The Director of the Africa Centres for Disease Control and Prevention, John Nkengasong has intimated that the African Union is backing calls for drugmakers to waive some intellectual property (IP) rights on COVID-19 medicines and vaccines to speed up their rollout to poor countries.
Speaking at a news conference, the head of AU’s disease control body posited that IP transfers were a “win-win for everybody” that would address huge inequalities in global public health.
South Africa and India, which both manufacture drugs and vaccines, made the proposal at the World Trade Organization (WTO) last year, saying IP rules were hindering the urgent scale-up of vaccine production and provision of medical products to some patients.
The two countries have faced opposition from some developed nations, but the backing of the African Union is expected to give a renewed drive to the push to relax IP rules.
Mr Nkengasong during the conference, gave two examples where the developing world had suffered from restricted access to medicines; the swine flu pandemic in the late 2000s and HIV/AIDS in the 1990s.
“In 1996, HIV drugs were available, and we saw how mortality in the developed world decreased drastically. But it would take 10 years before those drugs were accessible in Africa in any meaningful way.
“In between, 12 million Africans died, so I just use those numbers to say…any IP transfer will be beneficial to everybody, because nobody wants to sit back and be proud of that sad event. … We want to be on the right side of history.”John Nkengasong
Mr Nkengasong also used the platform to announce that the Africa CDC’s regulatory taskforce had approved AstraZeneca’s COVID-19 vaccine for emergency use. This comes a day after Ghana received its first AstraZeneca doses from global vaccine distribution facility COVAX.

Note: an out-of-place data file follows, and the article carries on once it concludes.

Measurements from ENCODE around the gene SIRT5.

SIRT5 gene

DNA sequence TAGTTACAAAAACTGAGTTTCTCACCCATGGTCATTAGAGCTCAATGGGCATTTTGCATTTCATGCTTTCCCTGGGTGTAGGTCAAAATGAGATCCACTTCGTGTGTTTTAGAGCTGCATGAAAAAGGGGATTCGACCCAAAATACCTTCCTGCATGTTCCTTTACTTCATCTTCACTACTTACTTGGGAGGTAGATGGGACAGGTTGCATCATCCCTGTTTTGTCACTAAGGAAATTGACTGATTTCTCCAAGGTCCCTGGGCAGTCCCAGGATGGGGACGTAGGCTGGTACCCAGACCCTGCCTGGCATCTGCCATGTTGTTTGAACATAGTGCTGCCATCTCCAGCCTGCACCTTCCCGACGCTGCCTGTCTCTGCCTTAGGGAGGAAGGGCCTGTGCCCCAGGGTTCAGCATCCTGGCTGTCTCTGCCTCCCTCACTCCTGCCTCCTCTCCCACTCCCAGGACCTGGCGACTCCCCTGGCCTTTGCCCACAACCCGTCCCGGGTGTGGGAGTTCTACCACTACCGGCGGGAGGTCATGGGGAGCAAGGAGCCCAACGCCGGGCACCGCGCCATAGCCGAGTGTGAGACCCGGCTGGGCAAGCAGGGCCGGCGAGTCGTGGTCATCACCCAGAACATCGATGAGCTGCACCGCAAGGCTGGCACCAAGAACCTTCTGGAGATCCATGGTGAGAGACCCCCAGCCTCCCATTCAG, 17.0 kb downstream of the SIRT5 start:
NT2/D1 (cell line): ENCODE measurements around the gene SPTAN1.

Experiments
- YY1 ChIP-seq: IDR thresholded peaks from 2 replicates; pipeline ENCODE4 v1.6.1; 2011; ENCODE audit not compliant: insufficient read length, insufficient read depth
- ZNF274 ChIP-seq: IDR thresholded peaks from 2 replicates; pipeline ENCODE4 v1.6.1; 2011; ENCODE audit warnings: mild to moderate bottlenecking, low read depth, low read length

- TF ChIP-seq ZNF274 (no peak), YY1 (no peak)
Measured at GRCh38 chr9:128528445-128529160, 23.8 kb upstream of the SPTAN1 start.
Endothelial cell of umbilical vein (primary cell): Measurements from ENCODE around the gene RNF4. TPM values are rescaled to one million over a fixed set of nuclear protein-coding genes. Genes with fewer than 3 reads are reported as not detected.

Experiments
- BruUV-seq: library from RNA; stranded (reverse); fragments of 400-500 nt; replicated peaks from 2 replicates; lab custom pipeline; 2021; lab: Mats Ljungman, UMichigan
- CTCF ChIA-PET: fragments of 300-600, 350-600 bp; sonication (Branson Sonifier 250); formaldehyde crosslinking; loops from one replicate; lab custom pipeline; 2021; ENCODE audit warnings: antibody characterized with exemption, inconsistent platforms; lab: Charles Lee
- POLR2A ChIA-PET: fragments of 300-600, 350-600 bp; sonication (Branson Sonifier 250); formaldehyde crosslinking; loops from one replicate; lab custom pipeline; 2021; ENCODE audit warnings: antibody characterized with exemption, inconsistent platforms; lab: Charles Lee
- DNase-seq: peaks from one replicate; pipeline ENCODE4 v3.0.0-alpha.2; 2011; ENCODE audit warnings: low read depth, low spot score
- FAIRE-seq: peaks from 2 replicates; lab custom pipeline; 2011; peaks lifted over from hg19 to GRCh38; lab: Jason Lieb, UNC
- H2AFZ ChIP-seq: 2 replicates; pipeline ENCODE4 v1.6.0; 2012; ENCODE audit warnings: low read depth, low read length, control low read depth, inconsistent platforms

Additionally, he revealed that the developers of Russia’s Sputnik V vaccine had submitted data dossiers to the Africa CDC and an expert panel would review it. He also said the organization has not “received dossiers yet from China colleagues but we remain optimistic.” Countries including Egypt, Zimbabwe and Senegal have already started rolling out Chinese COVID-19 vaccines.
Addressing reports of shortages in the supply of medical oxygen for coronavirus patients that have led to unnecessary deaths in Africa and Latin America, the African CDC Director said medical oxygen is a “huge critical need” across the continent and is a main reason that COVID-19 patients are likely to die here during case surges.
It takes about 12 weeks to install a hospital oxygen plant and even less time to convert industrial oxygen manufacturing systems into a medical-grade network. But Nigeria for instance, only decided to fully address inadequate supplies last month, after hospitals were overwhelmed and patients started to die.
In a separate interview, Dr. John Adabie Appiah of the World Health Organization stated that even before the pandemic, sub-Saharan Africa’s 2,600 oxygen concentrators and 69 functioning oxygen plants met less than half the need, leading to preventable deaths, especially from pneumonia.
He indicated that the number of concentrators has grown to about 6,000, mostly from international donations, but the oxygen produced isn’t pure enough for the critically ill. The number of plants that can generate higher concentrations is now at 119.
In all, health experts estimate that 500,000 patients in developing countries currently need 1.1 million oxygen cylinders a day. A global task force focusing on oxygen is set to be introduced this week and will include the World Health Organization and World Bank, among others. Already, $90 million has been identified in immediate oxygen funding needs for 20 developing countries, including Nigeria and Malawi.
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